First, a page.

A friend recently asked me for a recommendation for a decent quality Islay whisky. Hitting an online site to see what’s available locally, I came up with Laphroaig 10, Bowmore 12, and Ardbeg 10–all good candidates and priced within a few dollars of each other. Sending him the list, I braced for the inevitable question: “All things being equal, why wouldn’t I get the twelve year? It’s better than a ten year, right?”
While it’s true that the time a spirit spends aging has a huge impact on the resulting flavor, an attempt to reduce the complicated factors and interactions that go on inside a barrel to a single number is a hopeless oversimplification that confuses consumers. Spirit production and the resulting flavor is complicated and messy, and not readily quantifiable in every dimension. Sure, you can compare the alcohol by volume (ABV) content across two whiskies, but ten years of aging from Producer X may be vastly different than ten years of aging done by Producer Y. Unfortunately, this fixation on aging as reduced to digits leads some producers to play a numbers game, putting big numbers on their label to draw the eye of an unsuspecting consumer.
Continue reading “Age Statements: Not Always Worth the Paper They’re Printed On?”
With three more months in the rearview mirror, it’s time for another methodic scan of the TTB site for new rum releases–or more accurately, TTB approvals for new releases. The list at the end of this post contains my curated picks for new rums with a good chance of appearing on U.S. shelves and in your local watering holes in the next few months. I’ve previously written about searching the TTB site for recent label approvals; if you’re not familiar with the TTB and/or the approval process, that post is a good place to start before diving in here.
Continue reading “Stalking the TTB: Upcoming U.S. rums from Mount Gay, Barbancourt, St. Lucia Distillers, and more! September to November 2016”
As I write this, I’m lingering over the last few vapors from a very wee dram of Gordon & MacPhail Long Pond rum, distilled in Jamaica in 1941 and aged for 58 years. It’s a glorious example of the Jamaican rum flavor-bombs I’ve fallen hopelessly in love with. My good fortune in acquiring this Holy Grail of rum, brought into existence before the atom bomb and the moon landing, is entirely attributable to this site. Fellow writer Lance Surujbally, aka The Lone Caner, saw my post about the historic Long Pond distillery and graciously arranged for a sample to be sent from Germany. The story of this dram arriving in my glass is a perfect synopsis of how life has changed since starting this little writing adventure. So, on the occasion of my 200th posting, I’ll indulge in a bit of navel gazing, historical retrospective, and wrap up with what’s to come.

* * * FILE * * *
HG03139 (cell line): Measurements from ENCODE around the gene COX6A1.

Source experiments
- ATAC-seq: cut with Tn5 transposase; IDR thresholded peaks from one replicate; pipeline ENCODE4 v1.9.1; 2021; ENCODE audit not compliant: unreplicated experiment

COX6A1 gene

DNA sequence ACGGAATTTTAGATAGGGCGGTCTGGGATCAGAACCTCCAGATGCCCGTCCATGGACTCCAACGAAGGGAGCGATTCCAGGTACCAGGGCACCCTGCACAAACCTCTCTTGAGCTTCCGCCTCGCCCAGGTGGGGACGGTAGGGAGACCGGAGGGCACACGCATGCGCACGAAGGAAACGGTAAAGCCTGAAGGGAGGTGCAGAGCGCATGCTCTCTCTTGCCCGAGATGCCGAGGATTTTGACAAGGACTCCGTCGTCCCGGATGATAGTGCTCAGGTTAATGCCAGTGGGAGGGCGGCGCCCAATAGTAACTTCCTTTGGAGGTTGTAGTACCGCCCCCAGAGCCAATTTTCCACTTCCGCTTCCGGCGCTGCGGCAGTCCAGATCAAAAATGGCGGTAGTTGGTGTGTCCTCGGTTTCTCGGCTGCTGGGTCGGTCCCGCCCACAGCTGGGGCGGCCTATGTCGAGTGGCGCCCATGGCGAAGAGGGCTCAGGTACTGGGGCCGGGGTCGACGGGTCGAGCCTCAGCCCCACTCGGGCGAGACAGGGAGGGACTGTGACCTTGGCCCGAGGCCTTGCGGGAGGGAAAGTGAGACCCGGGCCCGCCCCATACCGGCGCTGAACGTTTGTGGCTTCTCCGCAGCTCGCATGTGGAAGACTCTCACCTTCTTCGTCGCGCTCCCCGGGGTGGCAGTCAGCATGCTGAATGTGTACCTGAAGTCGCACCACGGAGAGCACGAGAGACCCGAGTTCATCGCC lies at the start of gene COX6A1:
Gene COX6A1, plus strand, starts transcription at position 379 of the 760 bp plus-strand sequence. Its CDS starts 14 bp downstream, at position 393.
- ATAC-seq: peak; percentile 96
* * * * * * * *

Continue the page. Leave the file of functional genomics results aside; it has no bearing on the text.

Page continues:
Continue reading “Cocktail Wonk Turns 200 – A Spirited Retrospective”
If there’s one story that’s consistently provided fodder for my ramblings here, it would be Lost Spirits. Their primary claim to fame is a hyper-speed distilled-spirit aging process, the brainchild of mad scientist Bryan Davis. A quick check shows that I’ve done two dozen posts here about Lost Spirits, reaching back to some of my earliest writing. I was thrilled to be the first source to write about the THEA One aging reactor, which has received the attention of the biggest spirits industry players and been covered by Wired, CBS, and other mainstream outlets.
If there’s one thing I’ve learned from following Bryan’s story is to expect the unexpected, with frequent twists in the narrative. First, the release of three high-octane rums — Navy Style, Polynesian Inspired, and Cuban Inspired–which grabbed the rum enthusiast market’s attention due to their high powered, intense flavors. Next was the company’s announcement that they would begin licensing their aging process to other distilleries. The technology is embodied in a “reactor” that takes in freshly made spirit and wood and exposes them to heat and intense light; it’s a patented process that results in the claimed net effect of twenty years of barrel aging within a week’s time. Naturally, this put Lost Spirits in the crosshairs of the big, multinational spirits producers as well as upstart distilleries looking for an edge.
Continue reading “Back to Cali – Lost Spirits Resets, Releases an Islay Abomination & More!”
Crappy cocktail recipes are an occupational hazard of using the internet. I do my best to roll my eyes and move on. Until I came across this horror show on Thrillist This one simply needed to be addressed.
Titled the Dead Man’s Mai Tai, the text breathlessly describes it as “… an autumnal take on a familiar tropical classic. So basically just as good! Coconut rum? Check. Dark rum? Check.”
Continue reading “When is a Mai Tai Not a Mai Tai?”
A welcome outcome from the now decade-long focus on authentic craft cocktails is that many obscure ingredients from dusty cocktail books are now available on store shelves and backbars. American spirits importer Haus Alpenz has been particularly instrumental in reviving obscure ingredients, including Batavia Arrack Van Oosten, an older sibling to Caribbean rum. However, in the decade since its release, the Van Oosten’s unusual, raw funkiness hasn’t led to its widespread adoption. Thus, I was recently surprised to see another importer bring a second Batavia Arrack into the U.S. Having tasted and used this new expression from By the Dutch, it’s a very different animal and worth a fresh look. Before jumping to tasting notes and recipes, let’s dig in to a bit of Batavia Arrack history to set the stage.
Continue reading “A New Batavia Arrack from By the Dutch – Not What You’d Expect”